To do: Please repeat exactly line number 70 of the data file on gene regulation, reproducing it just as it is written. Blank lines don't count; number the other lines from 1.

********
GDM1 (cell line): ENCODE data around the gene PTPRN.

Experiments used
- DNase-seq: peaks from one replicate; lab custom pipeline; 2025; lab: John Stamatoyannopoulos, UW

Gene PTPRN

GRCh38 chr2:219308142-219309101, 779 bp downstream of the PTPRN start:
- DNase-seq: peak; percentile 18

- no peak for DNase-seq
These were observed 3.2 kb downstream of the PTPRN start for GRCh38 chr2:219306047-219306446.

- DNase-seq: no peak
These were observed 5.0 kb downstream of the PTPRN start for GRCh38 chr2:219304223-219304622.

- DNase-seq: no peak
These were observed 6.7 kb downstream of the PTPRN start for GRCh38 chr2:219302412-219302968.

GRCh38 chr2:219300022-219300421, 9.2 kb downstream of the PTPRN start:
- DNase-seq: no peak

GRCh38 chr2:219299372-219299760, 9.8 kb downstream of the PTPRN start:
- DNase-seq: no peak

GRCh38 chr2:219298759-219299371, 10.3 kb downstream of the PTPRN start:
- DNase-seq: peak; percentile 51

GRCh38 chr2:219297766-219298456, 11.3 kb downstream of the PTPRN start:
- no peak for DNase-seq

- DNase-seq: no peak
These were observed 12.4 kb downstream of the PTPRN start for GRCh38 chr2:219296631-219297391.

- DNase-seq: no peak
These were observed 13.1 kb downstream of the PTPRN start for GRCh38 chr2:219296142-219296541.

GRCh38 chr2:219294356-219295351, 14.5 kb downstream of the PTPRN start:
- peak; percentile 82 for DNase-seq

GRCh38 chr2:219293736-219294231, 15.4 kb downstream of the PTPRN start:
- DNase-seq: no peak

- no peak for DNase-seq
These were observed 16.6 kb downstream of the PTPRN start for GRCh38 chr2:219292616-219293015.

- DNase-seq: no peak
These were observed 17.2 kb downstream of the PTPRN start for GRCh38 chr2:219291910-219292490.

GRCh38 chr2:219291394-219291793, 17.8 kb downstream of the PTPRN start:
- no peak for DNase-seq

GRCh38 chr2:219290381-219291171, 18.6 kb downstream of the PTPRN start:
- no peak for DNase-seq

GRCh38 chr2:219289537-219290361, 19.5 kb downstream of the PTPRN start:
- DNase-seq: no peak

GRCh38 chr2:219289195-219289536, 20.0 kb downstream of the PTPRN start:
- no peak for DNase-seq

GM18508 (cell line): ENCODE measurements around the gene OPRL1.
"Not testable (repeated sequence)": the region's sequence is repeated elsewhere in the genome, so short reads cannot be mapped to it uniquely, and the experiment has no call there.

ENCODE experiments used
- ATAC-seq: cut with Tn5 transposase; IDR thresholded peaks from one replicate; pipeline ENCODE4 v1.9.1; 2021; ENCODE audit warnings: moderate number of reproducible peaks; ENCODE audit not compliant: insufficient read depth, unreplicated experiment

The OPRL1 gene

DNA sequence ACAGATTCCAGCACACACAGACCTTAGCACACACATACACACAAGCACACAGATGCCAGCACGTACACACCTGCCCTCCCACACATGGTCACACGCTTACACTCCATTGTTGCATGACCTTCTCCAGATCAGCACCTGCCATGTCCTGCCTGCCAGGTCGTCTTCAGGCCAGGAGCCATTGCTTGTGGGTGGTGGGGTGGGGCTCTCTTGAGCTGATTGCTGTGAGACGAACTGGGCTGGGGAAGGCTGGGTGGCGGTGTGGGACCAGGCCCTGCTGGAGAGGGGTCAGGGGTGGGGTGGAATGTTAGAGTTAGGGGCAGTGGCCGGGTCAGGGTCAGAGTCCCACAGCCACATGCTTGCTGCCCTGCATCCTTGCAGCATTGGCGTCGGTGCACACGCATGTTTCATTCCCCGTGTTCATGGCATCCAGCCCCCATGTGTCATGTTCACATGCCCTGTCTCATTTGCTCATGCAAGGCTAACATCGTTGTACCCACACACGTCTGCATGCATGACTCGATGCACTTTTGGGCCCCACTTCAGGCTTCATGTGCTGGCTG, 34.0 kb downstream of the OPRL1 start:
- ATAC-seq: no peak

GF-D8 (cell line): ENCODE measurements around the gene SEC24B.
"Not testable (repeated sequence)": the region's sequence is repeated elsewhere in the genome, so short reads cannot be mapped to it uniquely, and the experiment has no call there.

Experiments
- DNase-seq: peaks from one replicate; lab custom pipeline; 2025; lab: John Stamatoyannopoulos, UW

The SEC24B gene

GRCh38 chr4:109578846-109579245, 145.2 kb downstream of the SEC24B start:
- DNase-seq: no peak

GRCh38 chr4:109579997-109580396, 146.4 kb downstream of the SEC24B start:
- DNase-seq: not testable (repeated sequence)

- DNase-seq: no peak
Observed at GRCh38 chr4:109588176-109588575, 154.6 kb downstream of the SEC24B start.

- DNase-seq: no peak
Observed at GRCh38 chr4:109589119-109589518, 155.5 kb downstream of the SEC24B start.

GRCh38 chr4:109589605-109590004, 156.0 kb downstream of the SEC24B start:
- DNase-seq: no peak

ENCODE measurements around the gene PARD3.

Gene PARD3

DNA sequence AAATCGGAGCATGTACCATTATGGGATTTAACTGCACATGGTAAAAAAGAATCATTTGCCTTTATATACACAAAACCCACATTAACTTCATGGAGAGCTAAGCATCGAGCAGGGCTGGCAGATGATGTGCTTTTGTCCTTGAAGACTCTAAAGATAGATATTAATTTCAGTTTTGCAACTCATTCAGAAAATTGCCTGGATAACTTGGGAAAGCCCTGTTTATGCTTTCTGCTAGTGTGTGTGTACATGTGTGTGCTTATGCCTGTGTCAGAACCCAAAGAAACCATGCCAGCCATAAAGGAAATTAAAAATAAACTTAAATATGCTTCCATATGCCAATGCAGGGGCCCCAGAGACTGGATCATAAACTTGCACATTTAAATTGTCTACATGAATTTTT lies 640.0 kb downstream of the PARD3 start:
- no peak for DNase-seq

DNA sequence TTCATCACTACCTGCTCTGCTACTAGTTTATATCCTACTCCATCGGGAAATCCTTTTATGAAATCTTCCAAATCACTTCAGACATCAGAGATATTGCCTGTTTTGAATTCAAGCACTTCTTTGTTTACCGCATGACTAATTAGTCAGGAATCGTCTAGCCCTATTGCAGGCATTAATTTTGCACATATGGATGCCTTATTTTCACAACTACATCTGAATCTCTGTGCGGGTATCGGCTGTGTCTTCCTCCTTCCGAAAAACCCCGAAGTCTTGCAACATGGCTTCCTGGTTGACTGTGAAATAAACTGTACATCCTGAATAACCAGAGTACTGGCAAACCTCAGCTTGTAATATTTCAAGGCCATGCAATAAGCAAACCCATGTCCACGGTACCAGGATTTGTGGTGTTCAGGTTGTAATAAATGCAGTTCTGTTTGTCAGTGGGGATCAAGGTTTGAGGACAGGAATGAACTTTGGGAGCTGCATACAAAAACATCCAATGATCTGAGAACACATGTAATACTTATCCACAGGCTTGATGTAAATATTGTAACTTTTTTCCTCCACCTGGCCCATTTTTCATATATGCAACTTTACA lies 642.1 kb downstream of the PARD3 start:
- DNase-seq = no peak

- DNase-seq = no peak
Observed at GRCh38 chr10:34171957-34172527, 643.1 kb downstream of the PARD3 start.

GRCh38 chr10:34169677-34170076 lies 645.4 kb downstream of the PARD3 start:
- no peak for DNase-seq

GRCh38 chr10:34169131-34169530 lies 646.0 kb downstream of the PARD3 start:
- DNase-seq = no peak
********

Observed at GRCh38 chr10:34171957-34172527, 643.1 kb downstream of the PARD3 start.